Video Screencast Help
Security Response
Showing posts in English
Joji Hamada | 29 Jan 2014 03:23:01 GMT

In 2013, scammers published thousands of apps on Google Play that led to fraudulent sites. This form of scam is typically called “one-click fraud” in Japan.  The very first variant appeared in January and while only a handful of these fraudulent apps survive for a few days at most, we confirmed that, in total, more than 3,000 apps were published on the market in 2013. By October, scammers for the most part have stopped publishing new variants of the fraudulent apps on Google Play for unknown reasons.

figure1_14.png
Figure 1.
Total number of apps leading to one-click fraud sites published on Google Play throughout 2013

While apps that lure victims to fraudulent sites may no longer be available on Google Play, there are currently other vehicles leading victims to these sites, such as spam. 

This scam typically begins with spam...

Paul_Thomas | 23 Jan 2014 22:30:13 GMT

You may have seen media reports based on research by Proofpoint that hundreds of home devices such as entertainment systems and even a refrigerator had been sending spam. We refer to this collection of networked devices as the Internet of Things (IoT). Originally, the reports didn’t provide any evidence so we were unable to validate the claim. However, additional details have now been made available and we can confirm that your IoT devices, including your refrigerator, are not the source of this recent spam run.

From the information that was publicly provided, we have been able to determine that this specific spam run is being sent by a typical botnet resulting from a Windows computer infection. Symantec receives telemetry from a wide variety of sources including our endpoint security products, spam receiving honeypots, and botnet honeypots that await spam-initiating...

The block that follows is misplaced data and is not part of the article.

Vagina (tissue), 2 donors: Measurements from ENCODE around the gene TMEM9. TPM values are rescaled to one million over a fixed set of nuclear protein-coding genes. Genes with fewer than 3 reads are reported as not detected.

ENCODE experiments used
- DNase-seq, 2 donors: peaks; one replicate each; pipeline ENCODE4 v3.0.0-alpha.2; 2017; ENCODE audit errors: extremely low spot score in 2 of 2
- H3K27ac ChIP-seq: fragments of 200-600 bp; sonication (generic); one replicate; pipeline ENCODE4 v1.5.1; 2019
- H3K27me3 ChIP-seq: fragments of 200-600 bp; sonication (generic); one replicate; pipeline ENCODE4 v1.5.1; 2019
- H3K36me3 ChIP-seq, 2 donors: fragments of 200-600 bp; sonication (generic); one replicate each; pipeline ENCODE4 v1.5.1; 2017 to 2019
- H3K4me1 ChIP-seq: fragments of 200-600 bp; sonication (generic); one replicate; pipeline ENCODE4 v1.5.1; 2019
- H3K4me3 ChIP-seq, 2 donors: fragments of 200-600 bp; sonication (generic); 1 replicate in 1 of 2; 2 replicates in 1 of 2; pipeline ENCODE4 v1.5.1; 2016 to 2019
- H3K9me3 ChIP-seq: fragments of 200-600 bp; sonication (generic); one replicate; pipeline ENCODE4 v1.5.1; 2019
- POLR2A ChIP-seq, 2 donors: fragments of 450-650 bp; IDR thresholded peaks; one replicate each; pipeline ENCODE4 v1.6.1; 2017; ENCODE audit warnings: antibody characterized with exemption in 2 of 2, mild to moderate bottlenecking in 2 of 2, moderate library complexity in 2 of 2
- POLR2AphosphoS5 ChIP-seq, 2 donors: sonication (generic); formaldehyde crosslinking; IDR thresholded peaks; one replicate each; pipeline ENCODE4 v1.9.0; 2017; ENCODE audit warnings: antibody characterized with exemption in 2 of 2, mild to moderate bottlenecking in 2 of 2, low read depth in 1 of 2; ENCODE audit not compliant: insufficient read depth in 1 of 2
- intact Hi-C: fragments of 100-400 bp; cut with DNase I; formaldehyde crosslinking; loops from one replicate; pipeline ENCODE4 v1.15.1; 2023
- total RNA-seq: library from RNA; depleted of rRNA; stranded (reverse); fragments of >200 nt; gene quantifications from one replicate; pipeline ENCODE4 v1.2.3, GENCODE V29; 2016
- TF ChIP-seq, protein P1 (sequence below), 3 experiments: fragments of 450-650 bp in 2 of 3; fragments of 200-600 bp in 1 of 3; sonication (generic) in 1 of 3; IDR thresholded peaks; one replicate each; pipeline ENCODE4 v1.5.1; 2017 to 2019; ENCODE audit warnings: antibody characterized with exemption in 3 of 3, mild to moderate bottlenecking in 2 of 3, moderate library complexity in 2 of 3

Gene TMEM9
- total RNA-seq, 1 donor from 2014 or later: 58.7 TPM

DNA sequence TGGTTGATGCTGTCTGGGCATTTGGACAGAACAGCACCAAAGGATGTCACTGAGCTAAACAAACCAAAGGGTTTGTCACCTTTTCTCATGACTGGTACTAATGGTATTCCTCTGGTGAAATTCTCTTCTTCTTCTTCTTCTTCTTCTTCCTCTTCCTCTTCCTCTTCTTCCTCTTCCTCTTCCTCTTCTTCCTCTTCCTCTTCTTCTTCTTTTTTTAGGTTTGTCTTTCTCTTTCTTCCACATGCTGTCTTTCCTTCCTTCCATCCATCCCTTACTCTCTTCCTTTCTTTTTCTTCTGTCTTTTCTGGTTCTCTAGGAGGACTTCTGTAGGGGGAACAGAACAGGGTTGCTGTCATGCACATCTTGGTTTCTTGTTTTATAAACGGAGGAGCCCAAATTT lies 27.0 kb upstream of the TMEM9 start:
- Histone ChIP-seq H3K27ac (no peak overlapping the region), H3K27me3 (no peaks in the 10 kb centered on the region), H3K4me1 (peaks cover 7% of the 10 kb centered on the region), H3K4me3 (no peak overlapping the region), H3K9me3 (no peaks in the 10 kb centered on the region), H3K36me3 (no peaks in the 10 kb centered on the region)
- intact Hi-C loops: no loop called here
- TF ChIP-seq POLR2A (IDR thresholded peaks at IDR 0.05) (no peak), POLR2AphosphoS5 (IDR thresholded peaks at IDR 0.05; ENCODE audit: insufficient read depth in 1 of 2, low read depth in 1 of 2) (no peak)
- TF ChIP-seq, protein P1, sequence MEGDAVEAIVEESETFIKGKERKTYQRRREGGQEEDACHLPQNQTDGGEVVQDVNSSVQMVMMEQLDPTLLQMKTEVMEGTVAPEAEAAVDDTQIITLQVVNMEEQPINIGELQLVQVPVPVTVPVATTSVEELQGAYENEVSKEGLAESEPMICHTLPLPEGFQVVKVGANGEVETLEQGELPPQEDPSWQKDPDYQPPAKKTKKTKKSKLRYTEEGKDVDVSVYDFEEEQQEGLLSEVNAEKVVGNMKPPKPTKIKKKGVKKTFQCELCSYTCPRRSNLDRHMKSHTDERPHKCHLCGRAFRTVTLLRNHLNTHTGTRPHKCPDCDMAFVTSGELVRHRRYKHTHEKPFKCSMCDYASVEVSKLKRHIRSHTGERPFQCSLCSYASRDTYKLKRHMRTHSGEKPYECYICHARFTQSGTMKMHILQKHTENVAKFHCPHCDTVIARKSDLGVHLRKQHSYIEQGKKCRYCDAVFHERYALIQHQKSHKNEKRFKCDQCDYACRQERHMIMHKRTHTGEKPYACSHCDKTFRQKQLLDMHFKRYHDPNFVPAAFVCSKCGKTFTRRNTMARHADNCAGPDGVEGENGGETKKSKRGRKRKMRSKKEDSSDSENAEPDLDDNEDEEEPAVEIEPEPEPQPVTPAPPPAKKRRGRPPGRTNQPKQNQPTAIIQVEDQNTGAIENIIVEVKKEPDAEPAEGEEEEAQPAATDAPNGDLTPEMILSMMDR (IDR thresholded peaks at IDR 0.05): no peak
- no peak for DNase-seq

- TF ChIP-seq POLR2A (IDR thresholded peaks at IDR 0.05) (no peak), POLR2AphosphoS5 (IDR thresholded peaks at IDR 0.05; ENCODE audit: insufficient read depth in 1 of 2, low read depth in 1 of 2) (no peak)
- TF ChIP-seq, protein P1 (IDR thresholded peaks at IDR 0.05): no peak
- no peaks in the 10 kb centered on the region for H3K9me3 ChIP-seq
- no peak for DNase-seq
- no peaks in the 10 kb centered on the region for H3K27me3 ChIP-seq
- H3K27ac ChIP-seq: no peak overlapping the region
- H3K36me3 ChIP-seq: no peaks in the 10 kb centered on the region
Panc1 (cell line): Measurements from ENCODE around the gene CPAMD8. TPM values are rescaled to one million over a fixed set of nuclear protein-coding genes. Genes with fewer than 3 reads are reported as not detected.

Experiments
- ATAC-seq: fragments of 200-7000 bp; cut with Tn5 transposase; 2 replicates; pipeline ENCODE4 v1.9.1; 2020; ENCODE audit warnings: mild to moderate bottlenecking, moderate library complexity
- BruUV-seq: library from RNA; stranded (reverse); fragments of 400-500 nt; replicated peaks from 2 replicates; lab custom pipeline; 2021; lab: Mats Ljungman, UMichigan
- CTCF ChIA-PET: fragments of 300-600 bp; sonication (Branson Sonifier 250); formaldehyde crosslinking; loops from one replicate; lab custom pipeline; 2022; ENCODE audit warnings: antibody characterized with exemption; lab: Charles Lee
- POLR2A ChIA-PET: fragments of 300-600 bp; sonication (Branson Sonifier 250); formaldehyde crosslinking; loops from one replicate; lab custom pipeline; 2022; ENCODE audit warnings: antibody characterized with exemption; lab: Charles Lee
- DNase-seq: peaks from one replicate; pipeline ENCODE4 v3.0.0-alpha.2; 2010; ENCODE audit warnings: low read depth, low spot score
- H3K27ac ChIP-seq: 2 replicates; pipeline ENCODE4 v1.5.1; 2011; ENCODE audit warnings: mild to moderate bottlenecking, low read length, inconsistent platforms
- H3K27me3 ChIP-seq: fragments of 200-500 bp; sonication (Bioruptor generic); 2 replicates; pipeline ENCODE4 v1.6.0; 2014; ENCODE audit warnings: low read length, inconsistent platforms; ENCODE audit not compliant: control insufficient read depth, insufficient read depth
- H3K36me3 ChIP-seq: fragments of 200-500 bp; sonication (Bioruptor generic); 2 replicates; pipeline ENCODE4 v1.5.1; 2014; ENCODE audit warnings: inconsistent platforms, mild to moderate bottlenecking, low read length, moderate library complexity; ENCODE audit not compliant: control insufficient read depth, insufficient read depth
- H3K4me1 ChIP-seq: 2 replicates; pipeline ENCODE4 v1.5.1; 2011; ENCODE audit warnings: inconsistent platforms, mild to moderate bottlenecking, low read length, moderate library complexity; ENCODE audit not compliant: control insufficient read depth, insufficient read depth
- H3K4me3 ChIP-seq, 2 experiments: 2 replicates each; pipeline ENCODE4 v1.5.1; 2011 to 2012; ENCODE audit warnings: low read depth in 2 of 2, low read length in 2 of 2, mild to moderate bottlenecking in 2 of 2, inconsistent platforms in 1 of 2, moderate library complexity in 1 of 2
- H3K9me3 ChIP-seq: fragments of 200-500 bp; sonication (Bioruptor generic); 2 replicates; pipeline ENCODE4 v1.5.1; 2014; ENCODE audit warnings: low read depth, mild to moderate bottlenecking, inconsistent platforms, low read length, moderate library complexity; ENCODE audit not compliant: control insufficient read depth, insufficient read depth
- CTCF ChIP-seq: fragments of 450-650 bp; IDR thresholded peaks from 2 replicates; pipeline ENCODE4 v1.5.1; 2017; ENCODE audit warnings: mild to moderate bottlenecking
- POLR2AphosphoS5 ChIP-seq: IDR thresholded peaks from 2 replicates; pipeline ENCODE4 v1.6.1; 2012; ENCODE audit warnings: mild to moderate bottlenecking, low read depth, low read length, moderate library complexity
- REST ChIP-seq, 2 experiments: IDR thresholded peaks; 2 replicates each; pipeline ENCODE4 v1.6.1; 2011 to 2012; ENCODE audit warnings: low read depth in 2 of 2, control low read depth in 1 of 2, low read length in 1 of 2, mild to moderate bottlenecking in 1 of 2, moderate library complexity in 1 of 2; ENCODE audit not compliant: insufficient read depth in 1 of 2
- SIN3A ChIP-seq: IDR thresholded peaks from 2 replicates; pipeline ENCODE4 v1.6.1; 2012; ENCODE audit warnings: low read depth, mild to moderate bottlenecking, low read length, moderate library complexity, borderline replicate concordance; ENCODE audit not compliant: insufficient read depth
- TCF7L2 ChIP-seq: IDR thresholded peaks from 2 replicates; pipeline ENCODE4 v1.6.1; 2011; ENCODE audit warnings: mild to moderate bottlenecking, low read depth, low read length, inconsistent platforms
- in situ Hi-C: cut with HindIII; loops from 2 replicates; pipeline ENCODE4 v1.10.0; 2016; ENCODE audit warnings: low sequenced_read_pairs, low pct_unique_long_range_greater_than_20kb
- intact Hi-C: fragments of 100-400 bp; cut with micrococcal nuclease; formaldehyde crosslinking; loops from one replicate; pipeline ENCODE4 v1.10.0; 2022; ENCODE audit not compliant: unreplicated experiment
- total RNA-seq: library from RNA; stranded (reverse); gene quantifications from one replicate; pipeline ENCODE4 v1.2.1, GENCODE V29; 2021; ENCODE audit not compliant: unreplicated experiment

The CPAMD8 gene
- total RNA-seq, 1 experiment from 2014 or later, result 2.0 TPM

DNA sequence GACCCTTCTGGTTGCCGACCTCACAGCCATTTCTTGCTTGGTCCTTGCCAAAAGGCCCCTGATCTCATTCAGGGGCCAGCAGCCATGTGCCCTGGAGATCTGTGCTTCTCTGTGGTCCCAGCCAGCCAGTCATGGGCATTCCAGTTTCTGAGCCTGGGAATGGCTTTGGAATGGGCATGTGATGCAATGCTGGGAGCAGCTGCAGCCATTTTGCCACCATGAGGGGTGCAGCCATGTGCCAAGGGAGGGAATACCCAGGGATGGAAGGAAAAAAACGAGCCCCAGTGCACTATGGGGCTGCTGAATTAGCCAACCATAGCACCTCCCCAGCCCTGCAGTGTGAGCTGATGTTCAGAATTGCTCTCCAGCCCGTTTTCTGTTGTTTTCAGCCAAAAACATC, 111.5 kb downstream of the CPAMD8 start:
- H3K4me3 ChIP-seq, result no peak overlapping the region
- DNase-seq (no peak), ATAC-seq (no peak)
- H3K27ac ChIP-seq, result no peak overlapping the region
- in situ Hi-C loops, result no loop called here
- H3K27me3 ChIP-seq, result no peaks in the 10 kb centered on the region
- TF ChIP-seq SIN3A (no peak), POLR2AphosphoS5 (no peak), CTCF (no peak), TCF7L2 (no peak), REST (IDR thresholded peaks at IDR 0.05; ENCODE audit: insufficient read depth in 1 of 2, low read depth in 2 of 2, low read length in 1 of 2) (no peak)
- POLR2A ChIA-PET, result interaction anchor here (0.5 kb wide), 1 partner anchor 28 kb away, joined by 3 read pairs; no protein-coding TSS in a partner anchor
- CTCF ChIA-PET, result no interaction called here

Flora Liu | 23 Jan 2014 07:14:03 GMT

We’ve seen Android malware that attempts to infect Windows systems before. Android.Claco, for instance, downloads a malicious PE file along with an autorun.inf file and places them in the root directory of the SD card. When the compromised mobile device is connected to a computer in USB mode, and if the AutoRun feature is enabled on the computer, Windows will automatically execute the malicious PE file.

Interestingly, we recently came across something that works the other way round: a Windows threat that attempts to infect Android devices.

The infection starts with a Trojan named Trojan.Droidpak. It drops a malicious DLL (also detected as Trojan.Droidpak) and registers it as a system service. This DLL then downloads a configuration file from the following remote server:

  • ...
Dick O'Brien | 21 Jan 2014 00:51:42 GMT

Internet of Things Header.jpg